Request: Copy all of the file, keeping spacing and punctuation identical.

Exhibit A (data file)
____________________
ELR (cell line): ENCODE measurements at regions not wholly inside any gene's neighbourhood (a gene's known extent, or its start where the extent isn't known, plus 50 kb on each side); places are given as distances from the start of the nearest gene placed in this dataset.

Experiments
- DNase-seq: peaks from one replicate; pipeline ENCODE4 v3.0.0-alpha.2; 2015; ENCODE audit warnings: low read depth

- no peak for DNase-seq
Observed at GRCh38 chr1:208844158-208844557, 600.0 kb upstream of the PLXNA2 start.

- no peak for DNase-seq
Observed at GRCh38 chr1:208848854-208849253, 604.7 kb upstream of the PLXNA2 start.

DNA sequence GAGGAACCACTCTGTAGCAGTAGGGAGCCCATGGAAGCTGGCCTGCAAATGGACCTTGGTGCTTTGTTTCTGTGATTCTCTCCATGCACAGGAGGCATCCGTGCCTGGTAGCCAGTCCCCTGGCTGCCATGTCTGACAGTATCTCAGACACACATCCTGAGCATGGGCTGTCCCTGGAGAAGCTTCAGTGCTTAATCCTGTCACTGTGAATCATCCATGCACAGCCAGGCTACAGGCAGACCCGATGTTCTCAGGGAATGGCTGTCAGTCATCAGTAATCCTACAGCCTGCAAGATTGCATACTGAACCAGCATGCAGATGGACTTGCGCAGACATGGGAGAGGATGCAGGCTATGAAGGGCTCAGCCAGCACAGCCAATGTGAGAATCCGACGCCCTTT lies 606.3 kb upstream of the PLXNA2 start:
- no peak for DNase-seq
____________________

ELR (cell line): ENCODE measurements at regions not wholly inside any gene's neighbourhood (a gene's known extent, or its start where the extent isn't known, plus 50 kb on each side); places are given as distances from the start of the nearest gene placed in this dataset.

Experiments
- DNase-seq: peaks from one replicate; pipeline ENCODE4 v3.0.0-alpha.2; 2015; ENCODE audit warnings: low read depth

- no peak for DNase-seq
Observed at GRCh38 chr1:208844158-208844557, 600.0 kb upstream of the PLXNA2 start.

- no peak for DNase-seq
Observed at GRCh38 chr1:208848854-208849253, 604.7 kb upstream of the PLXNA2 start.

DNA sequence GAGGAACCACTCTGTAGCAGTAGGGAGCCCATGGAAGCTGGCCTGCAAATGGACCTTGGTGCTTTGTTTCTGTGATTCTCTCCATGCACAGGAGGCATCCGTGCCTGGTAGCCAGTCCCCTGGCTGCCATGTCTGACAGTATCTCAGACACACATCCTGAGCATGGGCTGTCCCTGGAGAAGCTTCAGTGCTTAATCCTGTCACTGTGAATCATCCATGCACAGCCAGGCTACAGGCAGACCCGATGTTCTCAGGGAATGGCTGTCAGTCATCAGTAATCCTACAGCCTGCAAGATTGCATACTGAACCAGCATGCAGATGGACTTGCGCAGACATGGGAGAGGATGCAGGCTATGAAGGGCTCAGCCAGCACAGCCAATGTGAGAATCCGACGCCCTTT lies 606.3 kb upstream of the PLXNA2 start:
- no peak for DNase-seq